- Chromosomes play an important role and act as a guiding force in the growth, reproduction, repair and regeneration process, which is important for their survival
- Chromosomes protect the DNA from getting tangled and damaged
- Histone and non-histone proteins help in the regulation of gene expression
- Spindle fibres attached to the centromere help in the movement of the chromosome during cell division
- Each chromosome contains thousands of genes that precisely code for multiple proteins present in the body
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Frequently Asked Questions
What are the functions of a chromosome?
Chromosomes are the highest level of organisation of DNA and proteins. The main function of chromosomes is to carry the DNA and transfer the genetic information from parents to offspring. Chromosomes play an important role during cell division. They protect the DNA from getting tangled and damaged.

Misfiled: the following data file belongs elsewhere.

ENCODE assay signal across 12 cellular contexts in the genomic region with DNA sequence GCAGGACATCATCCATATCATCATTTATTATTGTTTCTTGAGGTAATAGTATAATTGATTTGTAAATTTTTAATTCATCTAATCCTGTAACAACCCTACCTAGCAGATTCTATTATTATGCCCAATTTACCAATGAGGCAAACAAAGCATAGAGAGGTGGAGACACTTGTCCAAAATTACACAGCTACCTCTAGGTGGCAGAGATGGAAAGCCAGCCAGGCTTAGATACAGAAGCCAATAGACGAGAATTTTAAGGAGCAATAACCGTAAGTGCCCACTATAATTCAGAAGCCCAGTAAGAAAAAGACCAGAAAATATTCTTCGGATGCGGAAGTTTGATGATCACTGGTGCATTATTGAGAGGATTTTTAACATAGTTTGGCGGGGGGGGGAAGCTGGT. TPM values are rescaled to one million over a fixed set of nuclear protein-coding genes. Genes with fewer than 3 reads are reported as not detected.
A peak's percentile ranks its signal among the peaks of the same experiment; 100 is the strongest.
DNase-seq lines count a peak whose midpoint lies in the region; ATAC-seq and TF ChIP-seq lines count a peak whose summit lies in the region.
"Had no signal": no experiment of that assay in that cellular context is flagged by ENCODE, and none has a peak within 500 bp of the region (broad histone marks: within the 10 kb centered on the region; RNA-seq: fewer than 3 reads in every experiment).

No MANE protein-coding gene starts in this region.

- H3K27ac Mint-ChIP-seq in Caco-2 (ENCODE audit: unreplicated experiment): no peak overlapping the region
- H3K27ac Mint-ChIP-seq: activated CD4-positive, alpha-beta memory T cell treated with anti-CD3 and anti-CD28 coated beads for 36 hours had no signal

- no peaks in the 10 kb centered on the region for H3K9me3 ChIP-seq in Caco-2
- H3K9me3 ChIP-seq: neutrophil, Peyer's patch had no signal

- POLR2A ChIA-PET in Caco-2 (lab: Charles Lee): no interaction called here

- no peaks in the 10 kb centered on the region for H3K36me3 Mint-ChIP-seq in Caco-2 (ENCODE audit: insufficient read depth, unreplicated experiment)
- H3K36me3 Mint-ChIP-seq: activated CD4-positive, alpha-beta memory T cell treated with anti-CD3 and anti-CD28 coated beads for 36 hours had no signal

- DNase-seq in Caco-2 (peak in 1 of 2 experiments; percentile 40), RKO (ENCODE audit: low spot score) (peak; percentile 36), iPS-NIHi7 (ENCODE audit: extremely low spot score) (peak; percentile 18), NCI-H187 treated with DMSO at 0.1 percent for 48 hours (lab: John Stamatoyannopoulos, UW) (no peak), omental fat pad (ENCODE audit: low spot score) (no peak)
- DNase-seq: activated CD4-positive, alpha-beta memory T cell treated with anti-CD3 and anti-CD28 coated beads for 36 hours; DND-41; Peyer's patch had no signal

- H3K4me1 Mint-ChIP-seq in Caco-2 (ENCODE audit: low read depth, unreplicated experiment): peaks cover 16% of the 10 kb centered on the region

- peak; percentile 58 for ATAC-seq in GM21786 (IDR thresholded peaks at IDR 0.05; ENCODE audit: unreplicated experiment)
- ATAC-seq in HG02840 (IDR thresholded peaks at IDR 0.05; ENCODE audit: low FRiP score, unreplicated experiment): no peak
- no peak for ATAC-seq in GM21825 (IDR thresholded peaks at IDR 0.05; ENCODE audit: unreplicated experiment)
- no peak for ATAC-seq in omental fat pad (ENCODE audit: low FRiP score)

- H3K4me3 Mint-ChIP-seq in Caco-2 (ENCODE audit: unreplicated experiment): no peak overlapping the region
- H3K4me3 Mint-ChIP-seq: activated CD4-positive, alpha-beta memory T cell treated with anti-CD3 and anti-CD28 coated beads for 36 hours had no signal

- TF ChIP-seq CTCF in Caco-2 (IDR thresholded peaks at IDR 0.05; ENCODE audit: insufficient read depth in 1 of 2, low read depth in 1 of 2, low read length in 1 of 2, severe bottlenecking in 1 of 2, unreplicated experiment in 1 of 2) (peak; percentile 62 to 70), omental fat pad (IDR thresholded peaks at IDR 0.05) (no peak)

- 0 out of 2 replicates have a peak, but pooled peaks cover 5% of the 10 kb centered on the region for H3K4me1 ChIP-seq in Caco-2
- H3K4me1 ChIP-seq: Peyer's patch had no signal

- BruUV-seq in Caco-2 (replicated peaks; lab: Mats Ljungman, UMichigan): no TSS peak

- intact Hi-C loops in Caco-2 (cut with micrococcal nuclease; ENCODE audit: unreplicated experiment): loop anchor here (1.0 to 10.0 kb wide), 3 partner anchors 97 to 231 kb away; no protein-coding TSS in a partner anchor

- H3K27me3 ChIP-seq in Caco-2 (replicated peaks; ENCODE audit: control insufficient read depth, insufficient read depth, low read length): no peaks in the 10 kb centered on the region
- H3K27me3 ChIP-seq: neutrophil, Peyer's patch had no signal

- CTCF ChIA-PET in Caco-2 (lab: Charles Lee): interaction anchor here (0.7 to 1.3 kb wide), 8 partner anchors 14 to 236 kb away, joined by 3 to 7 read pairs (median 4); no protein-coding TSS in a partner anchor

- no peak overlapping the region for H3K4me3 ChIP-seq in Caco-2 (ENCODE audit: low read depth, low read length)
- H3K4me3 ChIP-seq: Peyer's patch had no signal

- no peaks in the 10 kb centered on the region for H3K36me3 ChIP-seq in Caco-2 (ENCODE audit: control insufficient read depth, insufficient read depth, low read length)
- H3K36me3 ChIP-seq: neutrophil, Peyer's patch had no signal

What is the structural unit of a chromosome?
The basic structural unit of chromosomes is the nucleosome, which is formed by DNA wrapped around histone proteins. These connected nucleosomes form chromatin fibres, which further gets condensed into a chromosome.
What are the two main components of chromosomes?
The two main components of chromosomes are DNA and proteins.
What are the 3 types of DNA?
The three major types of DNA are A-DNA, B-DNA and Z-DNA.
- B-DNA is the most commonly found DNA and was discovered by Watson and Crick. It is a right-handed double helix with 10 base pairs per turn and 0.34 nm distance between them.
- A-DNA is also a right-handed double helix with 11 base pairs per turn and 0.29 nm distance between them. It is normally present when there is less humidity.
- Z-DNA is a left-handed double helix. The DNA double helix is wound together in a zig-zag pattern.
What is the difference between DNA and chromosomes?
DNA is a genetic material that is organised with proteins into chromosomes to fit inside the cell. DNA carries genetic information.